Aanenson v. Colvin

Filing 26

ORDER - The court ADOPTS the findings, analysis, and recommendation in the M&R. Plaintiffs motion for judgment on the pleadings 15 is DENIED, and defendants motion for judgment on the pleadings 20 is GRANTED. The clerk is DIRECTED to close this case. Counsel is reminded to read the order in its entirety for critical deadlines and information. Signed by District Judge Louise Wood Flanagan on 9/26/2017. (Collins, S.)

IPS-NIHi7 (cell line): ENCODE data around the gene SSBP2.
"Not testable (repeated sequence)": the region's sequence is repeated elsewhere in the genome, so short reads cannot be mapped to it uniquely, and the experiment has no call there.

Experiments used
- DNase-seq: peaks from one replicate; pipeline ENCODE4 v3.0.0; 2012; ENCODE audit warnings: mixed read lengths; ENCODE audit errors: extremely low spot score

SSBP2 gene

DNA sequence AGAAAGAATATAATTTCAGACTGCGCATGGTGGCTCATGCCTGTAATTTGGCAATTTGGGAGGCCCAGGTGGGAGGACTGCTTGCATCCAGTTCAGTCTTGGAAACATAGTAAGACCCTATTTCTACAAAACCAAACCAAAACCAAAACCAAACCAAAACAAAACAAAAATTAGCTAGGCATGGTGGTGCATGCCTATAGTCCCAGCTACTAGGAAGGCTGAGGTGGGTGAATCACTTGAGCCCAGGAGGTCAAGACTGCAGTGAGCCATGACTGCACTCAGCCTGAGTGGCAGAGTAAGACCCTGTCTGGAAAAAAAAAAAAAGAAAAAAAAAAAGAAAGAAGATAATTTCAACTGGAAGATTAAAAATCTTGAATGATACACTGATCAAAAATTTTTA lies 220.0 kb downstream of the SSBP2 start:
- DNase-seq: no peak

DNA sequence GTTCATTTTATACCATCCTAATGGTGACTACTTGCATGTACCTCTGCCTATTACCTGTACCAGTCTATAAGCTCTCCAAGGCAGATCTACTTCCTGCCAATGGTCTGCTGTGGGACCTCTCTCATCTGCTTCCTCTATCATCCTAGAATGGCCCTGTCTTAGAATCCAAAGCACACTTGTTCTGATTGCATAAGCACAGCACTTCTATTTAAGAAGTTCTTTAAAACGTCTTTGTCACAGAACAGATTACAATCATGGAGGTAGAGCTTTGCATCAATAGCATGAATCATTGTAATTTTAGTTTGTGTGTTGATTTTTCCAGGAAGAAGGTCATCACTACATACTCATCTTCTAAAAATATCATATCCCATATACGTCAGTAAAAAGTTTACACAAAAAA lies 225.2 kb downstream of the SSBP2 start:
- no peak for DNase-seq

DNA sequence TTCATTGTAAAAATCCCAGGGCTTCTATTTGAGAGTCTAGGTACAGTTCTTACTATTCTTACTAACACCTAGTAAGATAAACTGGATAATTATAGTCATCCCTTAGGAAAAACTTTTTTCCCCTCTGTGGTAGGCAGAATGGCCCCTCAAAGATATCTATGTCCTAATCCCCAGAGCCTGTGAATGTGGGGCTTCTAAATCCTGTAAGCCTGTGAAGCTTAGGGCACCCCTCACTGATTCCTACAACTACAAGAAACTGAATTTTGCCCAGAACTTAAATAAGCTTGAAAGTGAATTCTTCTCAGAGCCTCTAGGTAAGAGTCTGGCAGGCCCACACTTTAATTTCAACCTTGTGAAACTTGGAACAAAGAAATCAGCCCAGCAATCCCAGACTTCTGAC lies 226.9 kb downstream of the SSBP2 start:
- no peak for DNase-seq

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IN THE UNITED STATES DISTRICT COURT FOR THE EASTERN DISTRICT OF NORTH CAROLINA WESTERN DIVISION No. 5:16-CV-661-FL ROXANNA M. AANENSON, Plaintiff, v. NANCY A. BERRYHILL, Acting Commissioner of Social Security, Defendant. ) ) ) ) ) ) ) ) ) ) ORDER This matter is before the court on the parties’ cross motions for judgment on the pleadings. (DE 15, 20). Pursuant to 28 U.S.C. § 636(b)(1) and Federal Rule of Civil Procedure 72(b), United States Magistrate Judge Robert B. Jones, Jr., entered memorandum and recommendation (“M&R”), wherein it is recommended that the court deny plaintiff’s motion, grant defendant’s motion, and affirm defendant’s decision. Plaintiff timely filed objections to the M&R, and the issues raised are ripe for ruling. For the reasons that follow, the court adopts the M&R as its own, denies plaintiff’s motion, grants defendant’s motion, and affirms defendant’s final decision. BACKGROUND On April 25, 2014, plaintiff protectively filed applications for a period of disability, disability insurance benefits, and supplemental security income and subsequently filed a claim for disabled widow’s benefits on November 7, 2014, which subsequent filing was consolidated with the initial claims. In both applications, plaintiff alleges disability beginning March 16, 2014. The claims were denied initially and upon reconsideration. Plaintiff requested hearing before an administrative law judge (“ALJ”), who, after hearing held November 16, 2015, denied plaintiff’s claims by decision entered December 11, 2015. Following the ALJ’s denial of her applications, plaintiff timely filed a request for review before the Appeals Council. The Appeals Council denied plaintiff’s request, leaving the ALJ’s decision as defendant’s final decision. Plaintiff then filed this action seeking judicial review. DISCUSSION A. Standard of Review The court has jurisdiction under 42 U.S.C. § 405(g) to review defendant’s final decision denying benefits. The court must uphold the factual findings of the ALJ “if they are supported by substantial evidence and were reached through application of the correct legal standard.” Craig v. Chater, 76 F.3d 585, 589 (4th Cir. 1996). “Substantial evidence [is] . . . such relevant evidence as a reasonable mind might accept as adequate to support a conclusion.” Richardson v. Perales, 402 U.S. 389, 401 (1971) (quotations omitted). The standard is met by “more than a mere scintilla of evidence but . . . less than a preponderance.” Laws v. Celebrezze, 368 F.2d 640, 642 (4th Cir. 1966). In reviewing for substantial evidence, the court is not to “re-weigh conflicting evidence, make credibility determinations, or substitute [its] judgment” for defendant’s. Craig, 76 F.3d at 589. “A necessary predicate to engaging in substantial evidence review is a record of the basis for the ALJ’s ruling,” including “a discussion of which evidence the ALJ found credible and why, and specific application of the pertinent legal requirements to the record evidence.” Radford v. Colvin, 734 F.3d 288, 295 (4th Cir. 2013). An ALJ’s decision must “include a narrative discussion describing how the evidence supports each conclusion,” Monroe v. Colvin, 826 F.3d 176, 189 (4th Cir. 2016) (quoting Mascio v. Colvin, 780 F.3d 632, 636 (4th Cir. 2015)), and an ALJ “must build 2 an accurate and logical bridge from the evidence to his conclusion.” Id. (quoting Clifford v. Apfel, 227 F.3d 863, 872 (7th Cir. 2000)). To assist in its review of defendant’s denial of benefits, the court may “designate a magistrate judge to conduct hearings . . . and to submit . . . proposed findings of fact and recommendations for the disposition [of the motions for judgment on the pleadings].” See 28 U.S.C. § 636(b)(1)(B). The parties may object to the magistrate judge’s findings and recommendations, and the court “shall make a de novo determination of those portions of the report or specified proposed findings or recommendations to which objection is made.” Id. § 636(b)(1). The court does not perform a de novo review where a party makes only “general and conclusory objections that do not direct the court to a specific error in the magistrate’s proposed findings and recommendations.” Orpiano v. Johnson, 687 F.2d 44, 47 (4th Cir.1982). Absent a specific and timely filed objection, the court reviews only for “clear error,” and need not give any explanation for adopting the M&R. Diamond v. Colonial Life & Accident Ins. Co., 416 F.3d 310, 315 (4th Cir. 2005); Camby v. Davis, 718 F.2d 198, 200 (4th Cir.1983). Upon careful review of the record, “the court may accept, reject, or modify, in whole or in part, the findings or recommendations made by the magistrate judge.” 28 U.S.C. § 636(b)(1). The ALJ’s determination of eligibility for Social Security benefits involves a five-step sequential evaluation process, which asks whether: (1) the claimant is engaged in substantial gainful activity; (2) the claimant has a medical impairment (or combination of impairments) that are severe; (3) the claimant’s medical impairment meets or exceeds the severity of one of the impairments listed in [the regulations]; (4) the claimant can perform [his or her] past relevant work; and (5) the claimant can perform other specified types of work. 3 Johnson v. Barnhart, 434 F.3d 650, 653 n.1 (4th Cir. 2005) (citing 20 C.F.R. § 404.1520). The burden of proof is on the claimant during the first four steps of the inquiry, but shifts to the Commissioner at the fifth step. Pass v. Chater, 65 F.3d 1200, 1203 (4th Cir. 1995). In the instant matter, the ALJ performed the sequential evaluation. At step one, the ALJ found that plaintiff had not engaged in substantial gainful activity since March 16, 2014. At step two, the ALJ found that plaintiff had the following severe impairments: depression; bipolar disorder; anxiety disorder/panic attacks; posttraumatic stress disorder; degenerative disc disease; headaches; hypertension; and obesity. At step three, the ALJ determined that these impairments were not severe enough, either individually or in combination, to meet or medically equal one of the listings in the regulations. Before proceeding to step four, the ALJ determined that plaintiff had the residual functional capacity (“RFC”) to perform light work with the following restrictions: must be allowed to stand for one to three minutes after sitting for one hour and sit for five minutes after standing and/or walking for 30 minutes; can frequently push/pull and operate foot controls with the right lower extremity; frequently push/pull and operate hand controls with both upper extremities; frequently climb ramps or stairs; occasionally climb ladders, ropes, or scaffolds; frequently balance; occasionally stoop, kneel, crouch, or crawl; frequently handle objects and finger bilaterally; can have no exposure to unprotected heights, hazardous machinery or moving mechanical parts; limited to simple, routine, and repetitive tasks but not at a production rate pace; simple work-related decisions; few, if any, changes in the routine work setting; and occasional interaction with the public, coworkers, and supervisors; would be off task no more than 10% of the time in an eight-hour workday, 4 in addition to normal breaks (with normal breaks defined as a 15 minute morning and afternoon break and a 30 minute lunch break). At step four, the ALJ concluded plaintiff was unable to perform her past relevant work as a server and order filler. At step five, the ALJ determined that jobs exist in the national economy that plaintiff can perform. Thus, the ALJ concluded that plaintiff was not disabled under the terms of the Social Security Act. B. Analysis Plaintiff argues the ALJ erred in determining that plaintiff was able to perform light work with restrictions noted in the RFC determination and failed to accord appropriate weight to the opinion evidence in the record. In her objections, plaintiff identifies no particular error in the M&R, but rather, restates without substantive alteration, arguments made in motion for judgment on the pleadings. (DE 17; DE 23). Upon careful review of the record, the court finds that the magistrate judge already has addressed the arguments set forth in plaintiff’s objections, and plaintiff raises no new issues for the court to review de novo. See Orpiano, 687 F.2d at 47. Nonetheless, having reviewed the entire record de novo, the court agrees with the findings and analysis set forth in the M&R, adopts the M&R in full, but writes separately to amplify the M&R’s analysis in certain areas. See 28 U.S.C. § 636(b)(1). The magistrate judge thoroughly addressed plaintiff’s first objection at pages 6–10 of the M&R, where he discusses the ALJ’s determination that plaintiff’s testimony pertaining to allegations of pain and psychiatric symptoms was not fully credible. “Subject only to the substantial evidence requirement, it is the province of the [ALJ], and not the courts, to make credibility 5 determinations and to resolve ambiguities in the evidence.” Mickles v. Shalala, 29 F.3d 918, 929 (4th Cir. 1994). The magistrate judge recommends affirming defendant, where the ALJ found plaintiff’s allegations of pain and psychiatric symptoms not fully credible based upon: 1) statements by plaintiff appearing in the record that her pain, headaches, and symptoms of elevated blood pressure were adequately relieved by medications; 2) observation that the medical evidence disclosed plaintiff’s normal strength, tone, coordination, gait, station, and that no brace, cane, or surgery was recommended; and 3) statements by plaintiff appearing in the record that her anxiety, mood, and concentration problems were well controlled by medication and therapy. (Tr. 19–24). Because the foregoing observations constitute substantial evidence in support of the ALJ’s assessment of plaintiff’s allegations of pain and psychiatric limitations, there exists no basis to disturb the ALJ’s decision in this instance. See Mickles, 29 F.3d at 929. Moreover, the magistrate judge determined that the ALJ properly discounted plaintiff’s complaints of pain and psychiatric problems as expressed to Dr. Lori J. Downing (“Downing”) during examination, on the ground that, in the same month she saw Downing, plaintiff reported less severe symptoms to her therapist. (Tr. 344–47, 563). The court writes separately to note that plaintiff’s consultation with Downing took place October 15, 2014, not October 15, 2015, as the M&R states. (Tr. 344). This additional distance in time between Downing’s assessment and the date of hearing bolsters the magistrate judge’s determination as to the ALJ’s credibility analysis. In particular, it reduces any suggestion that symptoms reported to Downing post-date plaintiff’s reports to other providers of alleviated symptoms due to effective medication. It reduces also any suggestion of deterioration in plaintiff’s condition shortly prior to hearing. 6 The magistrate judge thoroughly addressed plaintiff’s second objection at pages 10–17 of the M&R, where he discussed the ALJ’s weighing of the medical opinion evidence from Erin Eves (“Eves”), plaintiff’s treating nurse practitioner, and Dr. William G. Clark (“Clark”), a consultative examiner. See Mastro v. Apfel, 270 F.3d 171, 178 (4th Cir. 2001) (explaining “the ALJ holds the discretion to give less weight to the testimony of a treating physician in the face of persuasive contrary evidence”). The magistrate judge correctly determined that the ALJ properly gave only partial weight to the opinions of Eves because, as a nurse practitioner, Eves is not a “medically acceptable source,” see 20 C.F.R. §§ 404.1513(a), 416.913(a), and because her assessment that plaintiff suffered marked psychiatric limitations was undermined by other medical evidence indicating that plaintiff’s psychiatric symptoms were well-controlled by medications and therapy. (See, e.g.,Tr. 527). The magistrate judge also correctly determined that the ALJ properly gave little weight to the opinion of Clark on the ground that his opinion merely recounted plaintiff’s complaints. (See Tr. 338–41). In addition, the court writes separately to emphasize that where the language of Clark’s assessment twice introduces discussion of plaintiff’s symptoms with the qualifier “she states,” without clarifying whether any portion of the assessment constitutes Clark’s own medical judgment, (Tr. 341), the ALJ’s conclusion that Clark’s opinion “appears too reliant on the claimant’s subjective complaints rather than objective findings” is supported by substantial evidence and adequately explained. See Radford 734 F.3d at 295; Monroe, 826 F.3d at 189. CONCLUSION Based on the foregoing, and upon de novo review of the administrative record, the court ADOPTS the findings, analysis, and recommendation in the M&R. Plaintiff’s motion for judgment 7 on the pleadings (DE 15) is DENIED, and defendant’s motion for judgment on the pleadings (DE 20) is GRANTED. The clerk is DIRECTED to close this case. SO ORDERED this the 26th day of September, 2017. LOUISE W. FLANAGAN United States District Judge 8